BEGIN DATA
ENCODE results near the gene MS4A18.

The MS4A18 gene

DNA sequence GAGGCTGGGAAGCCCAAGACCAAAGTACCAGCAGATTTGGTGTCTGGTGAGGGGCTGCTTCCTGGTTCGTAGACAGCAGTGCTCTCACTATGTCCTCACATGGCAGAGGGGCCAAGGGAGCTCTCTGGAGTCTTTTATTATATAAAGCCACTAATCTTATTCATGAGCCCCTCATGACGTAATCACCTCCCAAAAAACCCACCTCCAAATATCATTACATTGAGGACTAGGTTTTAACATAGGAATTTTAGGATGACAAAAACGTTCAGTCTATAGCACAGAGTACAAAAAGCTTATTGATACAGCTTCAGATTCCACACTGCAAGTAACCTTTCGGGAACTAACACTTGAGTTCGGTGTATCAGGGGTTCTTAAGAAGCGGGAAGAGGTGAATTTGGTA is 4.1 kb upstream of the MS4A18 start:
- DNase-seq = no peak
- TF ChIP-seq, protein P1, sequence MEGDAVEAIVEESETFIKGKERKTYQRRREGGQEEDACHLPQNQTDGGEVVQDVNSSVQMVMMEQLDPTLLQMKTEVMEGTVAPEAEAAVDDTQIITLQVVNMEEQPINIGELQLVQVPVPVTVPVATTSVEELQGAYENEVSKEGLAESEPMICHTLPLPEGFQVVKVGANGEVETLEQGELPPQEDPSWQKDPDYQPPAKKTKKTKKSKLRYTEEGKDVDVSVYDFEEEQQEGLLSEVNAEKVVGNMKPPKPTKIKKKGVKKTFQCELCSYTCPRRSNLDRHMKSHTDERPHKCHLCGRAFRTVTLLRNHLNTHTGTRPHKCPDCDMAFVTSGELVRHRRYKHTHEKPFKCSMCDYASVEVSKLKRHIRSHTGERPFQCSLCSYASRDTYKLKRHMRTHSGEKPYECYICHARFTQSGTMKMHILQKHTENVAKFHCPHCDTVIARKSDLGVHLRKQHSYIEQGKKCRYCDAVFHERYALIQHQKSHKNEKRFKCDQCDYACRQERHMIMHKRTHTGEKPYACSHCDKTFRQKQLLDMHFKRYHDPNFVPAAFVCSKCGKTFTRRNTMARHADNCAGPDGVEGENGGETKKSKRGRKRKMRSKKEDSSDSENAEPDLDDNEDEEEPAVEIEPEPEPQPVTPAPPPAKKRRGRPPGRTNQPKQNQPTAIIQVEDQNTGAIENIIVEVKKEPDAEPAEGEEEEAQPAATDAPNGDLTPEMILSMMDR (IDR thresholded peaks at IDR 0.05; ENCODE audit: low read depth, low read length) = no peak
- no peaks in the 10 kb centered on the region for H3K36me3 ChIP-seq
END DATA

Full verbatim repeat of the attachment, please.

ENCODE results near the gene MS4A18.

The MS4A18 gene

DNA sequence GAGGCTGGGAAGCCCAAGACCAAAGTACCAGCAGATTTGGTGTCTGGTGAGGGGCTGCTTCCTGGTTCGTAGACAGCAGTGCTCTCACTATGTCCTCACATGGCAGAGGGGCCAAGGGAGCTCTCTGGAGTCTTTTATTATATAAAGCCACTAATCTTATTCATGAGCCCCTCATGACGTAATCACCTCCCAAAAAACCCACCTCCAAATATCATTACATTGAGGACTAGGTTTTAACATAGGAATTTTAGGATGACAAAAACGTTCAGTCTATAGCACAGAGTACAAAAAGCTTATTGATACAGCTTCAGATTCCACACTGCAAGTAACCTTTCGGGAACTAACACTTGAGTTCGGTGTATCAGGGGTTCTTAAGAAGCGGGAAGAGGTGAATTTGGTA is 4.1 kb upstream of the MS4A18 start:
- DNase-seq = no peak
- TF ChIP-seq, protein P1, sequence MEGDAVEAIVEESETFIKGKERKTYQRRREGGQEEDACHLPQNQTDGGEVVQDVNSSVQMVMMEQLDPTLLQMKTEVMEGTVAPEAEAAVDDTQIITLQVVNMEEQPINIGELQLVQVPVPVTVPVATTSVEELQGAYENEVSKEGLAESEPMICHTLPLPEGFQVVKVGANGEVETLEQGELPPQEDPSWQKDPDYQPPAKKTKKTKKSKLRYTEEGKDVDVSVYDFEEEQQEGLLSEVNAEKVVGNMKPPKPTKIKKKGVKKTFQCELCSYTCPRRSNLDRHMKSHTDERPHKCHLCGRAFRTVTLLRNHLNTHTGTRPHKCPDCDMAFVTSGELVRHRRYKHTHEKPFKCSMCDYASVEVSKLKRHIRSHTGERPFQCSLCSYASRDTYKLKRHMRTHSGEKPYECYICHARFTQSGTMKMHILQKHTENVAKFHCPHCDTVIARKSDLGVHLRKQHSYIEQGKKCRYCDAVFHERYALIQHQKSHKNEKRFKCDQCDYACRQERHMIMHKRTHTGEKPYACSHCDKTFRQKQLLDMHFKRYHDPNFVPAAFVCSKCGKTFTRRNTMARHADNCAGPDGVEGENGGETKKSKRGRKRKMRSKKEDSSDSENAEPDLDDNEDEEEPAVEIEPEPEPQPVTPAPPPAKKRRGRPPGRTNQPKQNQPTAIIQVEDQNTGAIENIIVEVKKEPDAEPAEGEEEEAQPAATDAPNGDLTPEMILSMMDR (IDR thresholded peaks at IDR 0.05; ENCODE audit: low read depth, low read length) = no peak
- no peaks in the 10 kb centered on the region for H3K36me3 ChIP-seq